Metal nanoparticles have radically different electronic, optical and magnetic properties from their larger states, which makes them useful as materials in new, ultra-small devices such as biological sensors. Constructing such devices, however, is difficult because, unlike atoms, nanoparticles lack directional bonds that allow them to be arranged precisely.
One strategy to overcome this limitation is to attach oligonucleotides—single strands of molecules that constitute DNA—to nanoparticle surfaces, and then, through Watson–Crick base pairing of the nucleic acids, join the nanoparticles together. However, manipulating the number and positions of oligonucleotides on the nanoparticles has been impossible.
Now, Kenji Suzuki, Kazuo Hosokawa and Mizuo Maeda from the RIKEN Advanced Science Institute in Wako have developed a method to immobilize oligonucleotides on gold nanoparticle surfaces with precise control over their number and geometric arrangement 1. Because this procedure can be used for nanoparticles other than gold, it should initiate improved techniques for spontaneous assembly of small materials into complex structures—so-called ‘bottom–up’ nanotechnologies.
In their proof-of-principle experiment, Suzuki and colleagues combined two oligonucleotides containing reactive thiol (sulfur-hydrogen) groups with a third, non-thiolated oligonucleotide template to create a DNA nanostructure. This DNA template was then reacted with a gold nanoparticle, forming a complex through the active thiol groups. Finally, the DNA template was separated from the complex, leaving two free oligonucleotide strands on the gold nanoparticle.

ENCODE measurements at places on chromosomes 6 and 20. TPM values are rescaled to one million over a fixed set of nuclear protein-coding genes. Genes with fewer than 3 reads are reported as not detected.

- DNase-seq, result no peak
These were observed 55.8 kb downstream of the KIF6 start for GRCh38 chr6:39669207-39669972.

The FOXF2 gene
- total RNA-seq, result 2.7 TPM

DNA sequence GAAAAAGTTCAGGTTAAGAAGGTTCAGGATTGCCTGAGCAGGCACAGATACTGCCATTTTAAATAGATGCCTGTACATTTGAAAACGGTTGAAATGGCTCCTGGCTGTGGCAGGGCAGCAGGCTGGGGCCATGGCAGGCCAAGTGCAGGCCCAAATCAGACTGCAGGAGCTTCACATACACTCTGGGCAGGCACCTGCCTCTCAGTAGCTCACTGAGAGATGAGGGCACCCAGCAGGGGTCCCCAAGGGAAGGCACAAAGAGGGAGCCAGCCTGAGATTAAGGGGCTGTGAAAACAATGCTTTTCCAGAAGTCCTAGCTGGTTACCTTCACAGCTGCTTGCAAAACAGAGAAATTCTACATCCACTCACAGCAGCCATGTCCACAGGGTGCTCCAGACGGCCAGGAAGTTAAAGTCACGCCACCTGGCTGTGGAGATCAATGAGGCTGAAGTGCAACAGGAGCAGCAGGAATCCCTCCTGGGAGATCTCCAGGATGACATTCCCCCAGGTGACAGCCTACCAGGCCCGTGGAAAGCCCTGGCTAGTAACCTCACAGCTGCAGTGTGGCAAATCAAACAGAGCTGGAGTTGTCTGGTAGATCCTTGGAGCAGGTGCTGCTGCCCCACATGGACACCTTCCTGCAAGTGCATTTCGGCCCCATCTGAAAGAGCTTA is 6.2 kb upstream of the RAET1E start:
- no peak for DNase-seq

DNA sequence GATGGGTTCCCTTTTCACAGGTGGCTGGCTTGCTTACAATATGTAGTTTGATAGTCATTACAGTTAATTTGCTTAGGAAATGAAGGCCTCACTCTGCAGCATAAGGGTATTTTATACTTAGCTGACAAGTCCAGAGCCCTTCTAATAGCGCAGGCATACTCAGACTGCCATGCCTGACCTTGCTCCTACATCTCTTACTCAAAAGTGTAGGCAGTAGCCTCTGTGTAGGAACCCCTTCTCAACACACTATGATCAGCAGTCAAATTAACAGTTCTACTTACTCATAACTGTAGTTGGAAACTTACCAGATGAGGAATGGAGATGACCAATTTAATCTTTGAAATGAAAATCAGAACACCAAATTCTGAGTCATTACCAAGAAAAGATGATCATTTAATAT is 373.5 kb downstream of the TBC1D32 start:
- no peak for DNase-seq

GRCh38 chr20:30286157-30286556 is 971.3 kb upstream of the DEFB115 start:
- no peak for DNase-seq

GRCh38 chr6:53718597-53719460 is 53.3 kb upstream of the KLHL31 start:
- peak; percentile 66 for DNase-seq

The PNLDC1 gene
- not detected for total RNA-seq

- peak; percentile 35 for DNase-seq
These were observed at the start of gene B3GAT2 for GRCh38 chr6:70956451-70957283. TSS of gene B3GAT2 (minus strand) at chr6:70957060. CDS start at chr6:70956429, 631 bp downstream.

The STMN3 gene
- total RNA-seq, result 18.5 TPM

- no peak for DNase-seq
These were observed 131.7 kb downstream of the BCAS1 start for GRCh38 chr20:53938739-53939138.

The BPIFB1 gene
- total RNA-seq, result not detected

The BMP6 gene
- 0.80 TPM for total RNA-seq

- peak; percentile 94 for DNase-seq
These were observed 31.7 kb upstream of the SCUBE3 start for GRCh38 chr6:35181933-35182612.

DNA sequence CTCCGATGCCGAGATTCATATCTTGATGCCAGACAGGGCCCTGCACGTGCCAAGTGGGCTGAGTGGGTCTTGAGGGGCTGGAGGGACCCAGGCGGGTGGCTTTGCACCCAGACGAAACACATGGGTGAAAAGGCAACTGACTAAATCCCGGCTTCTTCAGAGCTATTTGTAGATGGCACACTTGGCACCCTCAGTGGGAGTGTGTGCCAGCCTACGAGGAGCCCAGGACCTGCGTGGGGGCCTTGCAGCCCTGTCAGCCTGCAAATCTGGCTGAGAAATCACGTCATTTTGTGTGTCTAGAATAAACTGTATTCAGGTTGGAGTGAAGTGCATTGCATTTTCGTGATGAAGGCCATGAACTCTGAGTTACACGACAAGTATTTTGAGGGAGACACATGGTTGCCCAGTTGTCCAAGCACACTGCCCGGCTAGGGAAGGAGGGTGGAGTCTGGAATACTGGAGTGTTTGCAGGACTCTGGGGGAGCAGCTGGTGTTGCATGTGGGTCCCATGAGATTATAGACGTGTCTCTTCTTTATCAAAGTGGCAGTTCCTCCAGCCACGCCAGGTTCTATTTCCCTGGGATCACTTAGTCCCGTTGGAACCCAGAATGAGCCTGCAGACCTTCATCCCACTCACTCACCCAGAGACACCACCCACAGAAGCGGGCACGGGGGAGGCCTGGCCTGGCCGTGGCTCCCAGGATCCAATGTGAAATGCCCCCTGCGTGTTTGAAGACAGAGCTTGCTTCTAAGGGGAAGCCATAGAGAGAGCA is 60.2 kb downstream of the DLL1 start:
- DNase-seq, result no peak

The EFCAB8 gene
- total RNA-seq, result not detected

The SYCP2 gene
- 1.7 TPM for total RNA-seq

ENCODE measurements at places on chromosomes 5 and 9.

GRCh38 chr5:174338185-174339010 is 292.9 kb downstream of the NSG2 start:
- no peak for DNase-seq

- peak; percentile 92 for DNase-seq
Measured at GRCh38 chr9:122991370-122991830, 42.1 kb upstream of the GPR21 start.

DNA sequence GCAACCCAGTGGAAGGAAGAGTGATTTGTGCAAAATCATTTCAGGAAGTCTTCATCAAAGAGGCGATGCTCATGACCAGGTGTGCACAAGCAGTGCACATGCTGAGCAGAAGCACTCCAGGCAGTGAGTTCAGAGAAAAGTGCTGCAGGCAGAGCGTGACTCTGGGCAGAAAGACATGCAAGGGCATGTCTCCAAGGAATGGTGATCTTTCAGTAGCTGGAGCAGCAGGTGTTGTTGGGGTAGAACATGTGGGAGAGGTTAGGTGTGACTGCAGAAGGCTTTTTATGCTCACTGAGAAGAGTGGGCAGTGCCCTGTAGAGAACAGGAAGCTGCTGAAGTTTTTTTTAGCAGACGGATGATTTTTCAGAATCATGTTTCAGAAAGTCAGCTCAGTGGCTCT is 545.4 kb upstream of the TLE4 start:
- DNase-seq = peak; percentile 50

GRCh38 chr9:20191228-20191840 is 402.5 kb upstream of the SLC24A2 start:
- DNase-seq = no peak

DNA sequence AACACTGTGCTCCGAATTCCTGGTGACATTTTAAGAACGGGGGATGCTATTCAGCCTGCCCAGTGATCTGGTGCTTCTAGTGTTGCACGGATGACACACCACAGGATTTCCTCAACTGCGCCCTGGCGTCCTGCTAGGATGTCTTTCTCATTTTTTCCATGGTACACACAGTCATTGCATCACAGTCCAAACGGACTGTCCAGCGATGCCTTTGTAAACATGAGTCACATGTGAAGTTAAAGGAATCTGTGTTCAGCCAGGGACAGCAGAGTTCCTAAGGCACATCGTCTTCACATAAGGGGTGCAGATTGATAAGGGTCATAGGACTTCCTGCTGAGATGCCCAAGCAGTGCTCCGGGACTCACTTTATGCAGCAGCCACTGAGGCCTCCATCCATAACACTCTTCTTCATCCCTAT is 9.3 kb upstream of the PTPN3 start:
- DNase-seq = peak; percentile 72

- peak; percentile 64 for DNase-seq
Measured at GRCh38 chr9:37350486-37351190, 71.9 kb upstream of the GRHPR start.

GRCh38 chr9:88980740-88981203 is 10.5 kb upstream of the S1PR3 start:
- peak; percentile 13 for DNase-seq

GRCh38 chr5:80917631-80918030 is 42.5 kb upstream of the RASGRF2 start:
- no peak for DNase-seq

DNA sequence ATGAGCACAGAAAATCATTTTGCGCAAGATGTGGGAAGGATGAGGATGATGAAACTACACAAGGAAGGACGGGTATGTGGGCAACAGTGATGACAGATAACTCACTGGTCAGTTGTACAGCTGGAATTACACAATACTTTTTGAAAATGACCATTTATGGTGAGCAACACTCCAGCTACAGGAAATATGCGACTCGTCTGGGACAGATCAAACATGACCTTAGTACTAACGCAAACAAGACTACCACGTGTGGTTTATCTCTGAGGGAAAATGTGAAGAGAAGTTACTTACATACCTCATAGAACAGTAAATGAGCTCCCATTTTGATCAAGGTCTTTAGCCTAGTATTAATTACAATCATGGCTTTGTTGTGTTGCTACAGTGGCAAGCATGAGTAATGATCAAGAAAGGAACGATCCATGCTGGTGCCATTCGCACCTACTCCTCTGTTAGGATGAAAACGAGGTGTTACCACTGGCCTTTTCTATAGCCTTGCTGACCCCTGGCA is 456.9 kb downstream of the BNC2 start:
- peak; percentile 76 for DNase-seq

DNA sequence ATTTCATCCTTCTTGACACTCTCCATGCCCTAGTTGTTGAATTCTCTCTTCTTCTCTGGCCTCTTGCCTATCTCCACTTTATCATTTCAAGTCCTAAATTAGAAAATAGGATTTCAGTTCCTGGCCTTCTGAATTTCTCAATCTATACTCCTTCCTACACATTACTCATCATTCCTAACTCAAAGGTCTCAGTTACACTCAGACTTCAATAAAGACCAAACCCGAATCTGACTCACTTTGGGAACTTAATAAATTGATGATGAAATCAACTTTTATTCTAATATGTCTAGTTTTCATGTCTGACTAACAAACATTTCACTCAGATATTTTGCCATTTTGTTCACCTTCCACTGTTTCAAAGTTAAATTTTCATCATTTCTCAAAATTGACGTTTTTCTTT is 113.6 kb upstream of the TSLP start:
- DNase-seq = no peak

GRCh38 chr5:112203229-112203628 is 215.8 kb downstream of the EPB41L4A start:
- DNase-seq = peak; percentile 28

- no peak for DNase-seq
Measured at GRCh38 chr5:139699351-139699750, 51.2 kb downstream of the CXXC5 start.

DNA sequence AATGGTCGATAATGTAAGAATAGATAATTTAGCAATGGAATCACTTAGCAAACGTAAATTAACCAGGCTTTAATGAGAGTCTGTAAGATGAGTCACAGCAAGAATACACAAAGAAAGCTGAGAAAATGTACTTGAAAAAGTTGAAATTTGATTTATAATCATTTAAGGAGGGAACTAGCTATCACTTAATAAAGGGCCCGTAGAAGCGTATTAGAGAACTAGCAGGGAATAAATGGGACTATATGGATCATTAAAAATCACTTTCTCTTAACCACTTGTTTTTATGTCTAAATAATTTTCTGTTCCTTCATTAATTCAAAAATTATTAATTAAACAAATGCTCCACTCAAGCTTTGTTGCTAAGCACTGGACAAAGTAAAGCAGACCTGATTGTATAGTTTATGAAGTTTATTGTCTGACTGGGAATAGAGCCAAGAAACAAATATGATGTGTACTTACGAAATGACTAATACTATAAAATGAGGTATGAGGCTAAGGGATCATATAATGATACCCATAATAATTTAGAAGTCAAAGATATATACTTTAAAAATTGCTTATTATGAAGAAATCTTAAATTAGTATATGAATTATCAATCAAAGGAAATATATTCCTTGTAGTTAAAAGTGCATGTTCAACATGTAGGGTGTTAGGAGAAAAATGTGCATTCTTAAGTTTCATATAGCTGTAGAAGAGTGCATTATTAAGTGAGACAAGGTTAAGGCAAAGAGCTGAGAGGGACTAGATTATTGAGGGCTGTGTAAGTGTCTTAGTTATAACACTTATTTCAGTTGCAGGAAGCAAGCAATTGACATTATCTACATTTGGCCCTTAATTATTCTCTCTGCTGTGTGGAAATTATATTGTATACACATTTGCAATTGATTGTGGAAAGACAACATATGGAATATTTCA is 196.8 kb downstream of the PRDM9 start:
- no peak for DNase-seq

Transmission electron microscopy imaging confirmed the success of the DNA template technique. Without the template, the nucleic acids were observed at random locations on the nanoparticles. With the template, the two oligonucleotides were always seen at distinct geometric positions as arrangements controlled by the specific DNA nanostructure.
Suzuki says that top-down methods such as immobilization by a tip of scanning probe microscope are very precise, but prohibitively slow. In contrast, his team’s DNA template is extremely fast and automated, and represents a new type of ‘nanomachine.’
“Each nanomachine catches a certain number of oligonucleotides, immobilizes them onto a nanoparticle, and then releases them,” explains Suzuki. “Naturally, this task is best suited to a DNA template having complementary sequences to the oligonucleotides, since duplex formation is then completely reversible.”
According to Suzuki, creating nanoparticles with atom-like binding capabilities would have advantages beyond developing new types of nanostructures. “I knew that such a result would be welcomed by many other researchers and would accelerate the whole field,” he says.
1. Suzuki, K., Hosokawa, K. & Maeda, M. Controlling the number and positions of oligonucleotides on gold nanoparticle surfaces. Journal of the American Chemical Society 131, 7518–7519 (2009). |article|The corresponding author for this highlight is based at the RIKEN Bioengineering Laboratory
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